Is it just me, or are most of our brackets busted after the craziness that happened in the early dog days of March Madness?

This is a month when we’re obsessed with the varieties of terminology, such as brackets, underdogs and upsets. This is a month when teams experience crestfallen defeats or blissful wins, expected to draw much attention or regards, simply for ignoring the chances of an underdog busting brackets in the early stages of the NCAA Tournament. By now, we should be used to the agony and euphoria that materializes in March, a month all basketball lords’ falls in love with embracing a tournament that creates a riddle.

Regardless of the miserable track records or light schedules during the regular-season, a team’s mentality proves different in March, and their momentum magnifies at a higher level.

Getting accustomed to the unthinkable and surprising upsets only intensifies the liveliness and loveliness within a mysterious sporting tournament. It doesn’t get any better than college hoops, a sporting postseason that takes in more regards.

For all the dramatic finishes, emerging underdogs and extraordinary finishes, we tend to cherish the uncertainty and magical sequences. Mind you, a few years ago, a small school no one ever really heard of broke out, wearing the glass slipper into the Final Four.

Is it worth taking a guess anyone? I’m speaking of George Mason.

Then two years ago, a little school from a little town in North Carolina emerged in the big dance. I’m talking about Davidson. Also, it’s worth mentioning that Western Kentucky drove deep in an appealing race, but unfortunately fell short of reaching the Final Four. As competition is expected to become more intense and fierce, my bracket is busted after a disappointing first-round.

I’ve never seen multiple at-large bids lose in the first-round, nor seen multiple underdogs excel. For now, the powerhouse of the most exciting tournament happens to be Murray State. Wait, Murray who? Yes, Murray State has emerged as a critical menace within a crazy postseason.

With the early-round winners, stunning the world and staining brackets, Cinderella arrived a bit early. Thursday night’s drama illustrated much about this year’s madness. Ohio University, a 14-seed defeated Georgetown by pulling off one of the biggest stunners on the night.

The final score was 97-83, a boring contest that forced many to blink their eyes in disbelief. More thrilling, perhaps were the Racers, earning a 13 seed in San Jose to take on a good Vanderbilt team. That doesn’t matter when a No. 4 seed is sent home after an unexpected team heaves the first buzzer-beater of the NCAA tournament.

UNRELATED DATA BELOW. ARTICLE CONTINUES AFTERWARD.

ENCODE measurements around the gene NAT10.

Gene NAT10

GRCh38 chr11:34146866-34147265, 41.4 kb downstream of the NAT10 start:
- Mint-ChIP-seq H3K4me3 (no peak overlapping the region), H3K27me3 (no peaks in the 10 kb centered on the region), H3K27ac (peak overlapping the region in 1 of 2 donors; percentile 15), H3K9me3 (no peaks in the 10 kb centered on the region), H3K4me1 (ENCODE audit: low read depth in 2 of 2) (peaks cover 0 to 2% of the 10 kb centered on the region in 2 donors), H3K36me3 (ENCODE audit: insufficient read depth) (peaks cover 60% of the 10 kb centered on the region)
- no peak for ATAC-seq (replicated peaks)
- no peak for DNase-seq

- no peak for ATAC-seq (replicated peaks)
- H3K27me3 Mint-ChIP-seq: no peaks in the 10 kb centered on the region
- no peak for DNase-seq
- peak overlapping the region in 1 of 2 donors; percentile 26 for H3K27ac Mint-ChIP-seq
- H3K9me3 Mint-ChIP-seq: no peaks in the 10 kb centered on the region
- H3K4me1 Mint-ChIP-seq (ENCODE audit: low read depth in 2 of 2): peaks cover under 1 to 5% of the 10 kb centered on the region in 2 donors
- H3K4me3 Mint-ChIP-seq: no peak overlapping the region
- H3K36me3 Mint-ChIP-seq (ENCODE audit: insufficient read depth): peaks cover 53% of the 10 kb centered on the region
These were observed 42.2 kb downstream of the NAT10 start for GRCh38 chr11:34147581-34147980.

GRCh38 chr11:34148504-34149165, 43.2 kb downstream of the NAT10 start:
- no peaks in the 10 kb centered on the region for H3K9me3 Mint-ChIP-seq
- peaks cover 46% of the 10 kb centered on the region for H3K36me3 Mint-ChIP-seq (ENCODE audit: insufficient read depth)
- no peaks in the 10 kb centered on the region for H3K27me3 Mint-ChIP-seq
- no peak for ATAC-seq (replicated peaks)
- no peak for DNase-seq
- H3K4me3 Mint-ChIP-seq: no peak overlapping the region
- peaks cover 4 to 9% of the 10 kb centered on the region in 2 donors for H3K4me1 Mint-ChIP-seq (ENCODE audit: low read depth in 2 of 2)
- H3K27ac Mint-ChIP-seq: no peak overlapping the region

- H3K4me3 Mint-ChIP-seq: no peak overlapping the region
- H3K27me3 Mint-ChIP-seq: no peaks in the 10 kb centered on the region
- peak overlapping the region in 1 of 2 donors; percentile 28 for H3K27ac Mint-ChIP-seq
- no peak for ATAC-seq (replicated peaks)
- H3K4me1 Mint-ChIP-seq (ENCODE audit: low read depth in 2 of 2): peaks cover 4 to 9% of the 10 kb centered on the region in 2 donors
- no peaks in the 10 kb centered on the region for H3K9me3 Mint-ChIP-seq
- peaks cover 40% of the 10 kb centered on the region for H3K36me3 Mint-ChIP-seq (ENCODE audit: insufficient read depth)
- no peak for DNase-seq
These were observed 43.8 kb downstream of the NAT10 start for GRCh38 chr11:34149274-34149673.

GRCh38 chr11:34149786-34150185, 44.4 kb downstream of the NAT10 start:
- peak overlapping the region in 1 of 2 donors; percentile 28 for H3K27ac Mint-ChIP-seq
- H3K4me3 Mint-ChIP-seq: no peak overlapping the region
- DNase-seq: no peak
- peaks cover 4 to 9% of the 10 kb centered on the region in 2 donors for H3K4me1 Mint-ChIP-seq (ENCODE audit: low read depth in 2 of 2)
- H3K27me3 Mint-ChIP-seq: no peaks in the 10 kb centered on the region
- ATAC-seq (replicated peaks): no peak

With 4.2 seconds remaining in a nail-bitter, coach Billy Kennedy designed a play that magically worked in their favor. It was perfect timing for a team at one point in the season that was struggling mightily, a team that couldn’t find its balance and suffered shooting droughts during the regular-season. But now, the Racers are back in the win column, if you will. All due to a last-second play that was executed brilliantly.

Isaac Miles, a reliable star player, was expected to produce the unimaginable. Instead of taking the final shot however, he was unselfish and had confidence in Danero Thomas, who drained a 15-footer with a second remaining. All the players on Murray State’s bench danced and celebrated a meaningful win, overjoyed of pulling off the miraculous stunner as Vanderbilt stared in shock and despair.

The Hoyas glanced from the bench hopeless also, in a loss that will be remembered as the worst in the history of Georgetown basketball. When you really think about it, this wasn’t the most impressive first-round for a lacking Big East conference. The Hoyas were pummeled, Norte Dame faltered in a close, heartbreaking loss against Old Dominion that busted my damn bracket, and six-seeded Marquette was just as bad, losing to Washington, a program representing the undermined Pac-10 conference.

Although Villanova barely survived, more props go to the Wildcats after withstanding a scare and finishing off a duel on strong note, following a resemblance of a slow start a year ago. If there’s one powerhouse in the Big East, it must be Syracuse.

“No matter what happened before, when you get on the court, you have to play,” said Georgetown’s Greg Monroe. “And I think as far as our game, they were better today. We didn’t do the things we needed to win the game.”

Keep in mind, Monroe is still a top nominee for National Player of the Year. But there’s nothing like winning a tournament in a field of 64 teams. Any team prefers winning a national title over accepting individual accolades. Remember, the Hoyas weren’t supposed to fall early and were expected to last at least until the Sweet 16. Even though it’s surprising to see Georgetown depart after a shaky first-round, it’s not surprising to see why they suffered an early ouster.

The Hoyas failed to dominate at will, like during the regular-season beating No. 3 Syracuse and Duke. Sure, some may wonder if this was just a bad outing, meaning if they were to do it over, they probably would win. It’s funny how teams survived during the season, but stumble in a substantial contest.

Let’s believe in the Cinderella teams. There’s some optimism that Murray State, Old Dominion and Ohio can all advance to the Sweet 16. Each team is bracket killers, leaving a riddle behind in this year’s tournament. But at this point, solving a NCAA riddle is very complex among stiff competitiveness.


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